First United Methodist Church of Hamilton has a long and robust history, including fires and service to neighbors during tragic floods and more normal times. MIKE RUTLEDGE/STAFF

Hamilton’s First Methodist Church celebrates 200 years: This is its story

“We’ve now worshipped at this location for 199 years,” said the church’s historian, John Haid. “The first year was in various public buildings. One was a big warehouse in Rossville, and the other was a school building on the east side, and our first pastor would preach in each of these on alternate Sundays.”

The church has a proud tradition of serving Hamilton people, including after the deadly 1913 flood, when it acted as an infirmary to serve the 10,000-plus city residents left homeless. Some 19 babies were born in the church at the time. It also served as a post-flood distribution center for food and clothing, overseen by the Red Cross.

Although 199 of the years have been at one addresses, “the first three churches burned down,” said the church pastor, the Rev. Mark D. Finfrock. “But they decided this one was not going to burn down (after the 1924 fire), so they made it out of concrete.”

The existing church’s sanctuary has noted acoustics. During the 1960s, those acoustics were “tuned” so that someone can speak from the altar and be heard from the back pews without use of microphones. Ministers wouldn’t use microphones today if not for people who are hard of hearing and need them the mics for listening devices.

“We have people who come here to be married, because of this venue,” Finfrock said. “We had the Butler Philharmonic Orchestra and Choir perform here in April.”

The church will host future concerts. On a typical Sunday, 80 people attend church there.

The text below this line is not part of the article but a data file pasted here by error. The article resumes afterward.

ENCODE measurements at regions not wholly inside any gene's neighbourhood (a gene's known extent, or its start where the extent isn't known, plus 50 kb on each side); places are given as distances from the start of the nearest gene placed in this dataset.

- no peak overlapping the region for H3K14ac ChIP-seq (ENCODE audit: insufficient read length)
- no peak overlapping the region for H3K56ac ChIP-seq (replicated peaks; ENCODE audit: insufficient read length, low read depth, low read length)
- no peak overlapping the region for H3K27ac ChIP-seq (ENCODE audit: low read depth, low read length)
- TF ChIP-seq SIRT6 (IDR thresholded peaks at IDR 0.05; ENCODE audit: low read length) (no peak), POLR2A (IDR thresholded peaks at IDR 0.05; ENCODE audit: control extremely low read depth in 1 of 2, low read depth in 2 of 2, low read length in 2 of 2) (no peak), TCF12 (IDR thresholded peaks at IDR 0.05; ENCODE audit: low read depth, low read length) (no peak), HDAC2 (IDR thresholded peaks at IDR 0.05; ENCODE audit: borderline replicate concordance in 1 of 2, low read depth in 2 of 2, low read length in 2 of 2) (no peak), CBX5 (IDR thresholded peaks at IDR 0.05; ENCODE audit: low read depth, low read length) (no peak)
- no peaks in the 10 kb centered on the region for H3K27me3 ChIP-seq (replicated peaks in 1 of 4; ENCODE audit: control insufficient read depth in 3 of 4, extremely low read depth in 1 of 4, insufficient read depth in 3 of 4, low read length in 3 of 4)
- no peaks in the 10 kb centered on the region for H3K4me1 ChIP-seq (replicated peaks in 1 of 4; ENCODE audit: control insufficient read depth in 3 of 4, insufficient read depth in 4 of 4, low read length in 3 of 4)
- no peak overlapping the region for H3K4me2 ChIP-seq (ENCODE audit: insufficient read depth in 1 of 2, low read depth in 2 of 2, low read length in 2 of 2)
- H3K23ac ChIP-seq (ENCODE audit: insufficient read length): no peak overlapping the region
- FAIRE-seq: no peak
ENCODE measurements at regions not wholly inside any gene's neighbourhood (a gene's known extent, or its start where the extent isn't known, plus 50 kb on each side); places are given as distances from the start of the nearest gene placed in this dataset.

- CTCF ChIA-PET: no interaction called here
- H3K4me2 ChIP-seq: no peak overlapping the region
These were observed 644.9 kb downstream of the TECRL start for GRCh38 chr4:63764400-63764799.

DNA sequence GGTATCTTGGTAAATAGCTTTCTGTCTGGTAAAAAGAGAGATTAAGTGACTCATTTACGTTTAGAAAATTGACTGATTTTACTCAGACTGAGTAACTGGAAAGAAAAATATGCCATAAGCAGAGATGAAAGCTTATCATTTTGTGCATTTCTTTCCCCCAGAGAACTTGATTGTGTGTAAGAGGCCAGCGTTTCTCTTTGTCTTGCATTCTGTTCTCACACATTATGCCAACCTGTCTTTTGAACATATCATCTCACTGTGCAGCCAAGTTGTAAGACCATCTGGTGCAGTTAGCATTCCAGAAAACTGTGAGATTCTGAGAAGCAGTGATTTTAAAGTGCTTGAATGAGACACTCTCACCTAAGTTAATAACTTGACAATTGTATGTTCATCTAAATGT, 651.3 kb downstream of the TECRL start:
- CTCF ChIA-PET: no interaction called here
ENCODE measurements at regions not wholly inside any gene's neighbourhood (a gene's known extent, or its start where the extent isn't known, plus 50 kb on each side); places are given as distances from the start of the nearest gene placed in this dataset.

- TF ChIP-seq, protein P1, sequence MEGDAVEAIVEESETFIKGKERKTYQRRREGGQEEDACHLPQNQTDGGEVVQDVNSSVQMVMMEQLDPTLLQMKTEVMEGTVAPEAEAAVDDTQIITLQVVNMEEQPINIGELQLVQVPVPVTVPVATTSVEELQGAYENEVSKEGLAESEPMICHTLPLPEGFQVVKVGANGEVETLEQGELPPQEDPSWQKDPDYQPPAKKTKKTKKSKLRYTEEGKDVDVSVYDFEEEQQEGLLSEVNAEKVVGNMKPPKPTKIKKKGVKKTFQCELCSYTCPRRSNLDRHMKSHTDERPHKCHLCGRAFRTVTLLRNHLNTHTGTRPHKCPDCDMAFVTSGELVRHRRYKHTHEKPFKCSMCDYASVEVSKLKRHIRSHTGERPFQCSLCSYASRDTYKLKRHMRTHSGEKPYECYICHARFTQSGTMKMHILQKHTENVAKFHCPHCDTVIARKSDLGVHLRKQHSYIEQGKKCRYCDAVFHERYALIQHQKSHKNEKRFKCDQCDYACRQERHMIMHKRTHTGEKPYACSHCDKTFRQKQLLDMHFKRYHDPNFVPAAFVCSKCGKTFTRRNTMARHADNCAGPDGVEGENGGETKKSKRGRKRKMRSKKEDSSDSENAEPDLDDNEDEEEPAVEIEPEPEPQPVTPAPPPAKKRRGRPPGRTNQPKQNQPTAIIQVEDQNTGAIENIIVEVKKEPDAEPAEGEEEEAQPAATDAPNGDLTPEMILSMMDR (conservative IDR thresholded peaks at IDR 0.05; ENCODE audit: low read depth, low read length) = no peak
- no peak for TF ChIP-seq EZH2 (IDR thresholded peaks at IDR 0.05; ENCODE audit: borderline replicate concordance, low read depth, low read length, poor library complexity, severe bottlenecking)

The church’s Casavant Freres organ, considered one of the best in southwest Ohio, was refurbished in 1969. The sanctuary itself was renovated this year in honor of the bicentennial, with areas sealed to keep out water, water damage repaired, and ceilings replastered and repainted.

Other notable attributes at the church are its front “Rose” stained-glass window, and the stained-glass windows that line the sanctuary’s sides.

It is a place that embraces the phrase, “200 Years Loving God, Loving Hamilton,” hosting homeless families for a week once per quarter through an interfaith hospitality network.

“We try to get these people back on their feet,” Finfrock said. “It’s a program to get them from where they are, which is homeless, back into a home, into a house, and to actually take them, and not leave them where they are. We make it a hand-up.”

Its community meals program, in collaboration with other churches, tries to do that, with finance classes possibly being offered this fall.

“We do 250 meals a week out of our basement, every Saturday,” Finfrock said.

The other five churches are Princeton Pike Church of God, Zion Lutheran Church, Jacksonburg United Methodist Church, First Baptist Church in Hamilton, and the Islamic Center of Greater Cincinnati.

Haid is the church’s historian partly because he has two sets of great-great grandparents who attended, starting in the the early 1860s and the 1870s. The Fitton family has even more seniority, having joined in 1844.

As one might guess from its name, the church was the first Methodist one in Hamilton, and it later planted Lindenwald Methodist Church.

A Hamilton native in his sixth year, Finfrock said the church’s 200th anniversary “is significant, but it’s got to be a beginning. We’re closing one era, and beginning another one.”

“Our outreach, we’re finding pretty vital to the community of Hamilton, and our congregation’s embraced that,” Finfrock said.

“We help people on a daily basis, and if a person will allow us, we will help them get in better circumstance. And we’ve done it.”

Some who have been helped now help uplift others, he said.

“They understand what Luke 4:18 means (calling for proclaiming good news to the poor, proclaiming freedom for prisoners, sight-recovery for the blind and setting the oppressed free).”

Those who eat the free meals “are served on china — this isn’t paper plates and plastic — it’s china, silverware, you get real ceramic cups here when you sit down at the meal. Everybody’s a child of God, deserves that dignity.”

A Steinway & Son was dragged out from the 1924 fire by Morris Taylor, a philanthropist who helped found Hueston Woods, and still is in use. The church has been home to various industrialists and business leaders through the decades.

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